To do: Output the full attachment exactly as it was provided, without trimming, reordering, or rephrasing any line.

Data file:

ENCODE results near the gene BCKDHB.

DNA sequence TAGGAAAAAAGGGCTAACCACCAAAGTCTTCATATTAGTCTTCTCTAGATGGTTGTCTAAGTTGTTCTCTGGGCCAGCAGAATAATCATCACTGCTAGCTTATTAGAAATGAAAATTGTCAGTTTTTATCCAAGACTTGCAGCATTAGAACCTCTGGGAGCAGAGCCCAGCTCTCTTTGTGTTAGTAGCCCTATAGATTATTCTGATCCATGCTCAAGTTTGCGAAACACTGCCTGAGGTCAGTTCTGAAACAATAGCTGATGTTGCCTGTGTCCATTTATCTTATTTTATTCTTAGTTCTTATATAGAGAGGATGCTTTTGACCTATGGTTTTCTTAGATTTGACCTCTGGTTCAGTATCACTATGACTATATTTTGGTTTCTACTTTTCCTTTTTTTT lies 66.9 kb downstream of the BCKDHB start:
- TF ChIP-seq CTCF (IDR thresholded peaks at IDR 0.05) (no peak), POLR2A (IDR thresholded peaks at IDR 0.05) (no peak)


ENCODE results near the gene BCKDHB.

DNA sequence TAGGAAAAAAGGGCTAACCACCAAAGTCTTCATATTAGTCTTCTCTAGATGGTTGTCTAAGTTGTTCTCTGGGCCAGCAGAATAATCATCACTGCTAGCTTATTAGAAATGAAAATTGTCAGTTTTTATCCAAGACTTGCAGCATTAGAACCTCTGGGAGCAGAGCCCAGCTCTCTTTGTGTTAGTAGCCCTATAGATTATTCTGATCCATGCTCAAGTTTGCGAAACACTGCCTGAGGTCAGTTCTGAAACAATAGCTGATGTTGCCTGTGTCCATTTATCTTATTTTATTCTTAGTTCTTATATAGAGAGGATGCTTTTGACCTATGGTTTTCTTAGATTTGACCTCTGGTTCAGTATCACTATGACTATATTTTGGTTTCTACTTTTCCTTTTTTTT lies 66.9 kb downstream of the BCKDHB start:
- TF ChIP-seq CTCF (IDR thresholded peaks at IDR 0.05) (no peak), POLR2A (IDR thresholded peaks at IDR 0.05) (no peak)